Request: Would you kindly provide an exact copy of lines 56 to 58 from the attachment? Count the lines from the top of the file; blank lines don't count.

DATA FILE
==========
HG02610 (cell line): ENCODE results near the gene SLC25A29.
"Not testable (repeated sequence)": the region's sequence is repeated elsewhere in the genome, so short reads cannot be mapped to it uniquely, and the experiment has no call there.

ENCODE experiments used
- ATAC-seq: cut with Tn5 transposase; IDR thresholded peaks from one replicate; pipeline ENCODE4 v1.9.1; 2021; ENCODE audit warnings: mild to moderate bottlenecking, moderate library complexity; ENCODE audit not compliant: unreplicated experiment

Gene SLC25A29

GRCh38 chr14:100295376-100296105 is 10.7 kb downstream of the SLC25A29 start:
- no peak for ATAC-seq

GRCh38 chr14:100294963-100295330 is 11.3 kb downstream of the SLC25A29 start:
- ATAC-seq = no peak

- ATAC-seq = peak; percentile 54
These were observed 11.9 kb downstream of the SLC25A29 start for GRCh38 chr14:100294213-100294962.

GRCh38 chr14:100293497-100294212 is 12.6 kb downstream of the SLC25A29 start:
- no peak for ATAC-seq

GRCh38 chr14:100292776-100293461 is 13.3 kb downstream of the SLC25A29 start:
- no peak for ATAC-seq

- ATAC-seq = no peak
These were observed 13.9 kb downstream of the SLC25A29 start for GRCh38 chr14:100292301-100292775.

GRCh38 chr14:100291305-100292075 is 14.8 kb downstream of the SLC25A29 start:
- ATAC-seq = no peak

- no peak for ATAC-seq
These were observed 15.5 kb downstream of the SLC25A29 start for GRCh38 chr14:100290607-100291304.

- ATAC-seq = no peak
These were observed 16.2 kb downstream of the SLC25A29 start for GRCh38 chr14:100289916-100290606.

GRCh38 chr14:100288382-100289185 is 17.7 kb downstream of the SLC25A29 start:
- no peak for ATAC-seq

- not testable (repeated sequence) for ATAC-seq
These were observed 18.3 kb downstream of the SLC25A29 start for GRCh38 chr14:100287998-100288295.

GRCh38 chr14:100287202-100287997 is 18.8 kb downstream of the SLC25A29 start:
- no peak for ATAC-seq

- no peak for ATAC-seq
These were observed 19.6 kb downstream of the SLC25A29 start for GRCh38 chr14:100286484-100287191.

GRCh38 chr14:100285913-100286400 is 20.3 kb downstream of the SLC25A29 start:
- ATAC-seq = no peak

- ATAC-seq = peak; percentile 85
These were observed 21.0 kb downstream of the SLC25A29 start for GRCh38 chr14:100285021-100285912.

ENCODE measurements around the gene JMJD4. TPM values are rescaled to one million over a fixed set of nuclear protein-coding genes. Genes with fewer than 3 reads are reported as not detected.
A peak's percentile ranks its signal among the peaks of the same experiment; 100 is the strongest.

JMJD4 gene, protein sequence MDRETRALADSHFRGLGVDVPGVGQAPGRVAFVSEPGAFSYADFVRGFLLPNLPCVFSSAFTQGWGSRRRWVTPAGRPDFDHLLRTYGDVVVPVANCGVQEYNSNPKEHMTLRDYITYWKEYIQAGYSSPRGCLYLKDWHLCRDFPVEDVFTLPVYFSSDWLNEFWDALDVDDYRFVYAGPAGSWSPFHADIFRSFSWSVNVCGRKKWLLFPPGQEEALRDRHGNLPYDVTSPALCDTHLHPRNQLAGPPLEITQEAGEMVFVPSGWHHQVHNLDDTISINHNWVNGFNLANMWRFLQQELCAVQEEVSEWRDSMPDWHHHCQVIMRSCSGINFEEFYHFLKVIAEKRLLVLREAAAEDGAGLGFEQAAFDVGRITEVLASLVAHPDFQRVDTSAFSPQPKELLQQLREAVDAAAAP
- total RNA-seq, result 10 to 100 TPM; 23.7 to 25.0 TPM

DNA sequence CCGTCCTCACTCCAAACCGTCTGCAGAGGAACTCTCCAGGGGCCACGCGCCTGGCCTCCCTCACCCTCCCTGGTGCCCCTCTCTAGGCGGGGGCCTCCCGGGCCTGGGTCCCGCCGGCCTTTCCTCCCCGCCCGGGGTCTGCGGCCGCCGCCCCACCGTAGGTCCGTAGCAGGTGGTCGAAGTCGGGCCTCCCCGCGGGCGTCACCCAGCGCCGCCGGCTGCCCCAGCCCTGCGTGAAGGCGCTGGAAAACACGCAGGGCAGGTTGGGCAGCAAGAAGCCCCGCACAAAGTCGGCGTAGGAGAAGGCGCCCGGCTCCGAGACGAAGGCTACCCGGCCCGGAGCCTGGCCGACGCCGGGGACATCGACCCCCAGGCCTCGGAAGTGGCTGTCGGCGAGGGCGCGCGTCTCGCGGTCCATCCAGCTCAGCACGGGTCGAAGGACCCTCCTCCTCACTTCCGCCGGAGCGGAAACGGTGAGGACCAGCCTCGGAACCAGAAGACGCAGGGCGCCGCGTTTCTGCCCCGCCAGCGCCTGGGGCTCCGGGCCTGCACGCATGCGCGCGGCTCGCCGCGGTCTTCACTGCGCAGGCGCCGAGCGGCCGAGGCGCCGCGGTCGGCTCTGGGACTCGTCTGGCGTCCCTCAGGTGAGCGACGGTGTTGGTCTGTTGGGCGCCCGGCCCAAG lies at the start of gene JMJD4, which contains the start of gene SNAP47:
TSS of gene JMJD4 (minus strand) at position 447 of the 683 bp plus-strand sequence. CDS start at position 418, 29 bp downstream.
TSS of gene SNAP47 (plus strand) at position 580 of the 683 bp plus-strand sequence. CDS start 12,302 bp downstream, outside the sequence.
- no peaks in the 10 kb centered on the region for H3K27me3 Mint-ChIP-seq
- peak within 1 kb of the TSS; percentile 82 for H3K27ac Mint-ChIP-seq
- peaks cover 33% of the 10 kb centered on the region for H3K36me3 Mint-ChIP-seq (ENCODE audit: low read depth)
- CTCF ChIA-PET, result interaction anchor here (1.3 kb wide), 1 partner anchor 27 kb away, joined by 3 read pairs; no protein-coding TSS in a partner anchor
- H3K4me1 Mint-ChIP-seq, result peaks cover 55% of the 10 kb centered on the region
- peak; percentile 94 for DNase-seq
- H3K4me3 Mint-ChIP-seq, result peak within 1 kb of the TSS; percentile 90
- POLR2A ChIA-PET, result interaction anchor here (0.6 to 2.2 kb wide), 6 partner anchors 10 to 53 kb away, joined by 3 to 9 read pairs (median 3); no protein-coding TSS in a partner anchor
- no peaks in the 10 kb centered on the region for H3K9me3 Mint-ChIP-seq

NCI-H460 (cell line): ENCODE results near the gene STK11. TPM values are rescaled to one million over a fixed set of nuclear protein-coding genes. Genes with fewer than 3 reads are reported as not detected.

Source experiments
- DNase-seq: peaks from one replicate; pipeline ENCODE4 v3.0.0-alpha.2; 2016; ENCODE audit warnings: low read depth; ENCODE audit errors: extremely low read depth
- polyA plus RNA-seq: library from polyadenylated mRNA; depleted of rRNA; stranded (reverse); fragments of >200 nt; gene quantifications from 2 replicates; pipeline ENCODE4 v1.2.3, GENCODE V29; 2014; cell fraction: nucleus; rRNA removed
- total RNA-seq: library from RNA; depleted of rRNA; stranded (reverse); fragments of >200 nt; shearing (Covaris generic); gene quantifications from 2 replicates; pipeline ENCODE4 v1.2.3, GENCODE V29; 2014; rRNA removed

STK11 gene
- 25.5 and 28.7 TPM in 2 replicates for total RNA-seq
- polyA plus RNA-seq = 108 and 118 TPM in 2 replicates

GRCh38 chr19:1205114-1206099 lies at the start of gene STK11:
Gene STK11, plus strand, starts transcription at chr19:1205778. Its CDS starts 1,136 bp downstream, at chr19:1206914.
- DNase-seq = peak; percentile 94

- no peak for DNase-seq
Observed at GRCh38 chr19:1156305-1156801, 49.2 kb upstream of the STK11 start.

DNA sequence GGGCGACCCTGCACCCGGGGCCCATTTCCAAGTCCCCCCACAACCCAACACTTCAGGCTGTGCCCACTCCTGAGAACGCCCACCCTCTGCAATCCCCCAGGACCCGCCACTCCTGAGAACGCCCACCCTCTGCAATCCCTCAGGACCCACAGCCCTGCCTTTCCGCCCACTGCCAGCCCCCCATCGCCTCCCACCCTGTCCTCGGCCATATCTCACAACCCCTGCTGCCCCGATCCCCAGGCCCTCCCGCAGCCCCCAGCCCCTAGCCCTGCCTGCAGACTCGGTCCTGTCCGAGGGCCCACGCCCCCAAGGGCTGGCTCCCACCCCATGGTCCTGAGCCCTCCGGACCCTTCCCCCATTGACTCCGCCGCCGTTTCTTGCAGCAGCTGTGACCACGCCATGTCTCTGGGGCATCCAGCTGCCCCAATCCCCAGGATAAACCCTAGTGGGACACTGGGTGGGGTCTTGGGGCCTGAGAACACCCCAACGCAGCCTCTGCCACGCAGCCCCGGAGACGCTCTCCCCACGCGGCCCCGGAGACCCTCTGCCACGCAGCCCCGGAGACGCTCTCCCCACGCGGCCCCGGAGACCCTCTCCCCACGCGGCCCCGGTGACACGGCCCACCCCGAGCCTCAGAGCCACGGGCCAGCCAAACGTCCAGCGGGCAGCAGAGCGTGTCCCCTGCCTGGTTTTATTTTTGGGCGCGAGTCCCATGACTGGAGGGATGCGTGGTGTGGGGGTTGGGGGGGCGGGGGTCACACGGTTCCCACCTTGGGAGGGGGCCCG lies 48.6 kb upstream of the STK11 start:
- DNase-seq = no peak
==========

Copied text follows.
- total RNA-seq: library from RNA; depleted of rRNA; stranded (reverse); fragments of >200 nt; shearing (Covaris generic); gene quantifications from 2 replicates; pipeline ENCODE4 v1.2.3, GENCODE V29; 2014; rRNA removed

STK11 gene
- 25.5 and 28.7 TPM in 2 replicates for total RNA-seq